Mon, Aug 15, 2005 - Page 2 News List

Adoption becoming more open

TRANSPARENCY Child welfare advocates want more people to consider adoption, and hope new measures to open up the process and break traditional views will help

By Mo Yan-chih  /  STAFF REPORTER

Child welfare groups with adoption services also relaxed some restrictions to encourage child adoption. In the past, adoption was only open to married couples, even though no laws have ever banned single people from adopting a child.

Although the government and civil groups are pushing for increased domestic adoption, the practice is in decline in Taiwan. According to the Child Welfare League Foundation, approximately 5,000 children a year are abandoned in Taiwan, and only about 10 percent of those find an adoptive family in Taiwan.

"In addition to the traditional misconception that child adoption is a shameful secret, the inadequate welfare system and medical system scares many people away from having kids, let alone asking them to adopt abandoned children, many of whom have physical defects," said Abby Chen (陳雅惠), a coordinator at the foundation.

Netherlands

In the Netherlands, for example, children's medical and even educational expenses are covered. The child welfare system encourages many Dutch to have a baby or even adopt one. Over the last 15 years, the Dutch have adopted more Taiwanese children than any other country, embracing 663 abandoned children from Taiwan.

In the US, a Child Citizenship Act Project launched last year ensures that citizenship certificates are delivered to children adopted from overseas within 45 days of their arrival in the country.

Government policies may present obstacles to improving the adoption process, child welfare advocates said, but traditional ideas and negative misconceptions about adoption, are what really hurt adoption in Taiwan.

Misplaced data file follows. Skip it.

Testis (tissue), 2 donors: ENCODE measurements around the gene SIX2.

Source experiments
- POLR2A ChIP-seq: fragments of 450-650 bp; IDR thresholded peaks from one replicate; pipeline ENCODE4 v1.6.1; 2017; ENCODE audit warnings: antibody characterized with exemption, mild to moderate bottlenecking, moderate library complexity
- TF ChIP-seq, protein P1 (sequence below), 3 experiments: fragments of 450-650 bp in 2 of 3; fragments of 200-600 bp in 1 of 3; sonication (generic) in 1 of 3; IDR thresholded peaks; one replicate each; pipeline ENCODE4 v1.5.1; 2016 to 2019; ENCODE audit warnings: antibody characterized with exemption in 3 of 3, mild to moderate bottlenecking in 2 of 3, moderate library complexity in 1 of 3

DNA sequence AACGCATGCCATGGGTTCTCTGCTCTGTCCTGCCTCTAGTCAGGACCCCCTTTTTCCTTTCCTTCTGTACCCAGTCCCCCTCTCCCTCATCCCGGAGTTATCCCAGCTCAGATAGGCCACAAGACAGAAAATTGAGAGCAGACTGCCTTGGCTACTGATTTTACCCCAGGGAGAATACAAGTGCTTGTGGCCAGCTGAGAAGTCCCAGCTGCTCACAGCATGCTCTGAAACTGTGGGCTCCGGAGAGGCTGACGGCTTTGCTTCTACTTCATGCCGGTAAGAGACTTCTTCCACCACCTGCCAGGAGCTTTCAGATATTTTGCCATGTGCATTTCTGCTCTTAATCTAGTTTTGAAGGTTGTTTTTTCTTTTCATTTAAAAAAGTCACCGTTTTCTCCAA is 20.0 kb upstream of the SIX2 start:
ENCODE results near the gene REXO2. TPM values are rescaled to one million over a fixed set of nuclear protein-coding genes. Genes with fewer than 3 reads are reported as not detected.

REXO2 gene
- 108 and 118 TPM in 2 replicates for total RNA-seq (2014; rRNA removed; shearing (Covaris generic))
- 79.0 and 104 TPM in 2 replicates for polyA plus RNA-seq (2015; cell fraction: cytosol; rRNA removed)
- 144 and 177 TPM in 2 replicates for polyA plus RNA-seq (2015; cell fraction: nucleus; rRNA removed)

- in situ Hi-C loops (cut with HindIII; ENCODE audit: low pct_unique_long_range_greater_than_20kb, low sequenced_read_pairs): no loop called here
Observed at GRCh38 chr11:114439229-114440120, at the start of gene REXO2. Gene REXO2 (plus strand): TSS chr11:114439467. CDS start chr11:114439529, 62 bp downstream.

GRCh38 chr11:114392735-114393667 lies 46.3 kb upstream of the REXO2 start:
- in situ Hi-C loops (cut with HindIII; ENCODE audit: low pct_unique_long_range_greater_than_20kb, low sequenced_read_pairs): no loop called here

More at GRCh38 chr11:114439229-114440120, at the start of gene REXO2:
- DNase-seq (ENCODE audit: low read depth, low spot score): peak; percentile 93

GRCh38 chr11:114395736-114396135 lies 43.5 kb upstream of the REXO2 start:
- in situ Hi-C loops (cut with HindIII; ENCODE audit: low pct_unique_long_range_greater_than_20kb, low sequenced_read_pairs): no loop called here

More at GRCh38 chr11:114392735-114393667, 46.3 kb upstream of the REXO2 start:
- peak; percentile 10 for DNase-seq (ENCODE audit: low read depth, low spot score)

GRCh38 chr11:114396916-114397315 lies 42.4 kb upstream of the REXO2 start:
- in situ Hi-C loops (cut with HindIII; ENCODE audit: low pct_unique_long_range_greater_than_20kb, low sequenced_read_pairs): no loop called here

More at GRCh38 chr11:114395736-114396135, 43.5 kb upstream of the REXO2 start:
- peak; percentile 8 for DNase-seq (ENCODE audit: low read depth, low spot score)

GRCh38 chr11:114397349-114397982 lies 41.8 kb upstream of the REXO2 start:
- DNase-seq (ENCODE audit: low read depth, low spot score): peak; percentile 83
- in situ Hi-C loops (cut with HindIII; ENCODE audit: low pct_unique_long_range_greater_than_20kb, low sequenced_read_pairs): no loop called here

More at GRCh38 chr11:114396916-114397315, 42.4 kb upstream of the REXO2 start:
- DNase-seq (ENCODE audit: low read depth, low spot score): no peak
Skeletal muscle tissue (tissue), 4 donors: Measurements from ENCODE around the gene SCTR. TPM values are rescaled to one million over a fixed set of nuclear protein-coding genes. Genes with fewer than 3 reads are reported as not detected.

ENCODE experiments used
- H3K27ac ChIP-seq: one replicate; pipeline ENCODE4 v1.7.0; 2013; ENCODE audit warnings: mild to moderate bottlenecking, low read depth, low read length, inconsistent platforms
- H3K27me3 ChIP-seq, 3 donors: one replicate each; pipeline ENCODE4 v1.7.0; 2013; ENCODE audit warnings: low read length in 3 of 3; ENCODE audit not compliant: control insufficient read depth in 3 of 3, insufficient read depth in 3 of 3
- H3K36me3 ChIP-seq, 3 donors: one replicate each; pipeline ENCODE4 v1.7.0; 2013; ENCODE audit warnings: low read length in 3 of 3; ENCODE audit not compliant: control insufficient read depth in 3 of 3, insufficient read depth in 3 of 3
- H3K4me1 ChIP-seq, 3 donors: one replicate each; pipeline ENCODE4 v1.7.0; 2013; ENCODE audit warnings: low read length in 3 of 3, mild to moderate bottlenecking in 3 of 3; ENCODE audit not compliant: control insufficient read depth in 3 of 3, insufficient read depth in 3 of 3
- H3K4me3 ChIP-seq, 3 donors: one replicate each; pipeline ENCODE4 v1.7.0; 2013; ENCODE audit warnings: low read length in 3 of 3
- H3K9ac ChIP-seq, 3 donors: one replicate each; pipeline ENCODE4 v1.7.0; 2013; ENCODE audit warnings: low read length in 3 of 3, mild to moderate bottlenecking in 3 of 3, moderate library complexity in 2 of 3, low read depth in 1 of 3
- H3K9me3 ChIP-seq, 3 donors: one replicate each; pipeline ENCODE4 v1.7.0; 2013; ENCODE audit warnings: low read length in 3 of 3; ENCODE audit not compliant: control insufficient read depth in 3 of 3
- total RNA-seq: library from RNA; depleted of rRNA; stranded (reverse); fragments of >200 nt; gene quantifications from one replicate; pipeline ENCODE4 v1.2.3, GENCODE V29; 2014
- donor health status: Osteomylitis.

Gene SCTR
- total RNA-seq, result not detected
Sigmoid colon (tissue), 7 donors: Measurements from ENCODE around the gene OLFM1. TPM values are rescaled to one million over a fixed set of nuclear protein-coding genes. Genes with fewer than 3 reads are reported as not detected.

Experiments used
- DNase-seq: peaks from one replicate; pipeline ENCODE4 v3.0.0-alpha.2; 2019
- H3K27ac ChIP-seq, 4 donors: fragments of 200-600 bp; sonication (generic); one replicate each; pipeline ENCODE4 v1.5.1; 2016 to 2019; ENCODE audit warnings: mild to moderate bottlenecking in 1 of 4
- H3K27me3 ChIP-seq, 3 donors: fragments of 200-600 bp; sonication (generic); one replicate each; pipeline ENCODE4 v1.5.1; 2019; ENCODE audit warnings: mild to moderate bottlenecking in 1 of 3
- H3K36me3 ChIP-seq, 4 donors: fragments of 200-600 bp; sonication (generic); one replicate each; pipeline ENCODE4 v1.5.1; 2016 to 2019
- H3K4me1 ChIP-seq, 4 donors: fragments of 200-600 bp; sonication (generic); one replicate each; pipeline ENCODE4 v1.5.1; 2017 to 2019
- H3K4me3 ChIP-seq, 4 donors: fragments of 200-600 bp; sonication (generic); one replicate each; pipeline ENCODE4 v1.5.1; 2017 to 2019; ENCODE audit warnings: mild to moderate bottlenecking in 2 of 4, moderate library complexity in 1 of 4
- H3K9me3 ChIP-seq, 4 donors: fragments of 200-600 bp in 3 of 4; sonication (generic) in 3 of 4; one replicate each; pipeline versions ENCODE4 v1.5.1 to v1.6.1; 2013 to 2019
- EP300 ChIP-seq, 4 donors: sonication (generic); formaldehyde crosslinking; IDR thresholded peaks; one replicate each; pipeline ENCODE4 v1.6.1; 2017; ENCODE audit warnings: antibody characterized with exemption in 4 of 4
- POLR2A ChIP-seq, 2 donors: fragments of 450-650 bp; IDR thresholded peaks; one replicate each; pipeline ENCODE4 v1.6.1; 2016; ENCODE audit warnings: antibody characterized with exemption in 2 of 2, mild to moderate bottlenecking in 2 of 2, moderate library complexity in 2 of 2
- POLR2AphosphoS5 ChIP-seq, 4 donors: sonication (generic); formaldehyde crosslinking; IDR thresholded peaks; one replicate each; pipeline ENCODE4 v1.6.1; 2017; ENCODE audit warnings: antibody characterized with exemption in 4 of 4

"Taiwanese families view children as precious possessions and a means to carry on the family name. Therefore, adoptive parents in Taiwan are often people who suffer from infertility," Chen said.

The traditional idea, which sees blood relations as defining a family, also keeps many from adopting children, and makes it hard for parents to fully embrace adopted children as their own kids.

For this reason, the foundation invited Taiwan-born adoptees and their Dutch parents for a visit to promote the concept that adoption is all about loving and accepting someone who is not a blood relative as your own child.

Changing a long-standing concept is not easy, and it might be hard to understand where the unconditional love came from when Rijnbeek and his wife decided to adopt a child with special needs. Yentl was abandoned by her birth parents because they couldn't afford to treat a tumor in her left eye. After going to Netherlands, Yentl had several surgeries, but doctors were unable to save her eye. Her physical defect, however, has never been a problem for Rijnbeek.

"A special-needs child is someone who needs you more. You have more time with your child and can develop a more close relationship," he said.

Fears

Asked if he ever worried that Yentl would leave him one day to find her birth parents, a nightmare that scares many Taiwanese away from adoption, Rijinbeek said that he respects her right to know where she came from, and will love her no matter what she chooses to do.

Already on her second visit to Taiwan, Yentl said that she knew from the beginning about the adoption, and her parents bought her books about Taiwan to satisfy her curiousity about her cultural roots.

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